Last week I did something I should have done a long time ago. I played an adventure game.
It was the brainchild of Roberta Williams (known for such Sierra series as Kings Quest and Laura Bow), a horror adventure called Phantasmagoria. The plot was a straightforward Shining knockoff: young couple moves into old mansion, husband gets possessed by a demon, wife has to stop him. As the wife, you explore the mansion grounds while unraveling the backstory of the crazed magician who owned the place. In traditional adventure game fashion, there are rooms to unlock, characters to talk to, and a handful of items to pick up.
What makes Phantasmagoria stand out from other contemporary adventure games (for better or for worse) is that it was designed around the full-motion video technology that was all the rage back in 1995, technology that often took precedence over a game’s playability. (For some good examples, check out the Angry Nintendo Nerd’s review of the Sega CD.) Players still have control in Phantasmagoria, but the game’s extreme reliance on full-motion video limits their ability to interact with their environment. Each time our character did something as simple as wash her hands or open a door, the game had to show it in full video animation. Because this animation takes up a lot of CD space, the game limits how many things you can look at, pick up, or operate. To help players differentiate these few active objects from the background objects (and limit challenge), a single cursor turns a different color when the mouse is moved over an object with a definite purpose.
The giveaway mouse system prevents the puzzles from becoming very hard, and the structure (divided into chapters) makes the game ridiculously linear. Most of its challenges are less like puzzles and more like arbitrary actions to be performed so that time may pass and players can see more cinematic sequences. Epitomizing this is a bar graph that literally shows how much of the game players have seen. In this sense, Phantasmagoria is more of a playable movie than an open-ended adventure game.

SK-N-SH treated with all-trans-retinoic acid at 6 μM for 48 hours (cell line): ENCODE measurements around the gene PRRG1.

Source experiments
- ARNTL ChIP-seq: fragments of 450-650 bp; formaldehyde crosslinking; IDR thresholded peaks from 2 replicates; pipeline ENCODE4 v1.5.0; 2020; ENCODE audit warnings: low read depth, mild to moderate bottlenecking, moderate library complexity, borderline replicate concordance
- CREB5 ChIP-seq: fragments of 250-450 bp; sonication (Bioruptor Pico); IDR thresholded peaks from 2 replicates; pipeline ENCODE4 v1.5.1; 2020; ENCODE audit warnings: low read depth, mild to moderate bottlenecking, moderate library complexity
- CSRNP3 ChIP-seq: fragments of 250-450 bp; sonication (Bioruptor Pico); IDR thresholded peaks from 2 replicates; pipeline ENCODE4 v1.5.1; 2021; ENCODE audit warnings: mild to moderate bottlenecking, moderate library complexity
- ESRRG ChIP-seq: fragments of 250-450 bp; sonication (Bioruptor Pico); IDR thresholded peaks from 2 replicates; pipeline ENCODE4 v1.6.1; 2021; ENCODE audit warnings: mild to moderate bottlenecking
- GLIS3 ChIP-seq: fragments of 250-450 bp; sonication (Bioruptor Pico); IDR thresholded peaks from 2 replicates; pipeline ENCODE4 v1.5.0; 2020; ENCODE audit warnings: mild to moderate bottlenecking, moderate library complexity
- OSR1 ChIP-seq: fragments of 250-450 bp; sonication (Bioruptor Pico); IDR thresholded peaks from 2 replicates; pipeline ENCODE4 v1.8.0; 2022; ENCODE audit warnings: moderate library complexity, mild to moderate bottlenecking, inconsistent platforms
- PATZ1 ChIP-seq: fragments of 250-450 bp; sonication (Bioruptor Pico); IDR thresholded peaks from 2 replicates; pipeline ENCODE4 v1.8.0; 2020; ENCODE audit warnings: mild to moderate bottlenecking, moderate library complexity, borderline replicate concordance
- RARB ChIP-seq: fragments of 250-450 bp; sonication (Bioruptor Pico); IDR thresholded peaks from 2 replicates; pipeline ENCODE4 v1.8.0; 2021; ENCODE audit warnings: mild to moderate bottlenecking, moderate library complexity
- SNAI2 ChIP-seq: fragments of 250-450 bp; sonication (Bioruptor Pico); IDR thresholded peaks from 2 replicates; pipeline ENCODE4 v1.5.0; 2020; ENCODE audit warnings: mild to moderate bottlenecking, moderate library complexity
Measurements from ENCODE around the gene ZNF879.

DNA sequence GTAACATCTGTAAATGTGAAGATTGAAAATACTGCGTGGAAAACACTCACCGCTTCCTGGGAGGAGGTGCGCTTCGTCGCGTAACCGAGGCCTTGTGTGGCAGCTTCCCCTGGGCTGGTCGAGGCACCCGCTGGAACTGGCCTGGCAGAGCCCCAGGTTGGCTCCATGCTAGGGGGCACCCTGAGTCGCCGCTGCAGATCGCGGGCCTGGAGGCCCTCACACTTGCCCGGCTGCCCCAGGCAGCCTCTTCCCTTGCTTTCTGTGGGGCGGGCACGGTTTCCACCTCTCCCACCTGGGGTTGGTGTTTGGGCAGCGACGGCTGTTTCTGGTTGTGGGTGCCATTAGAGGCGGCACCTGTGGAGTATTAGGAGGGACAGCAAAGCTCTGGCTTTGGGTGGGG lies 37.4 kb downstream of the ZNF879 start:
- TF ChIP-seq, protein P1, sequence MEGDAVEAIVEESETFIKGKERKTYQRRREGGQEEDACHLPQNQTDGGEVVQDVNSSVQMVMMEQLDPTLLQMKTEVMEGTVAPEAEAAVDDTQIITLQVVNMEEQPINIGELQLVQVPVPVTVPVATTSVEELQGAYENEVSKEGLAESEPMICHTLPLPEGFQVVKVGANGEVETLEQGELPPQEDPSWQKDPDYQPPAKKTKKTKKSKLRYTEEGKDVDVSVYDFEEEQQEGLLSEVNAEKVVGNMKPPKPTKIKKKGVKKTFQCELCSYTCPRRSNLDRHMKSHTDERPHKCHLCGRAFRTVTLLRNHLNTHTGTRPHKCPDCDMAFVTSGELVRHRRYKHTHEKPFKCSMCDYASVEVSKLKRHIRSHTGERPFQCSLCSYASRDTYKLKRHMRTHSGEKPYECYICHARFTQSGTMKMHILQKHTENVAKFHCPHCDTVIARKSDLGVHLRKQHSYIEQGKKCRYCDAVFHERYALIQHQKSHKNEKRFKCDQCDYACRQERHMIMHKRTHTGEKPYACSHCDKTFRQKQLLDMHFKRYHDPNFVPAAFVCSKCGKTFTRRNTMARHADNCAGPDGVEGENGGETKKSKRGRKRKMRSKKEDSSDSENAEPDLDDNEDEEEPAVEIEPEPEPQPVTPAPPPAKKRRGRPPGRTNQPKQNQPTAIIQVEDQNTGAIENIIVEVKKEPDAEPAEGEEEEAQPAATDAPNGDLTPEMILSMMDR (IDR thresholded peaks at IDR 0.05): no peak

The game’s heavy emphasis on visual effects is also striking to those used to traditional adventures where text reveals much of the game’s world. Again, because so little of Phantasmagoria is accessible to players, the game has little to say about the contents of a given room. Instead of a vivid description of a bureau’s contents, the game shows us a few jewels and a cigarette case. Players still get an impression of the bureau, but it comes through visuals, not words. This visual emphasis works to some extent, but as an experienced adventure gamer and lover of prose, I was disappointed.
The easy interface, lack of challenge, and heavy visual effects make Phantasmagoria easy to cruise through, but players who understand the bigger story will find it infinitely more enjoyable. Apart from the plot of Adrienne discovering that her husband is possessed, there is the backstory of the magician who found a cursed book and murdered a succession of wives in gruesome fashion. Said backstory is revealed by talking to people and watching cut scenes like in traditional adventure games, but a surprising amount of information can only be uncovered after stumbling upon hundred-year old letters and newspaper articles. Players must not only discover these sources on their own, but can do so at any point in the game. This is what makes adventure games special: whereas books and movies reveal information linearly, adventure games give players the opportunity to digest it at their own pace. It’s as active as exploring a story in the real world, and that’s what gives the medium real potential. Maybe it just took Phantasmagoria to remind me.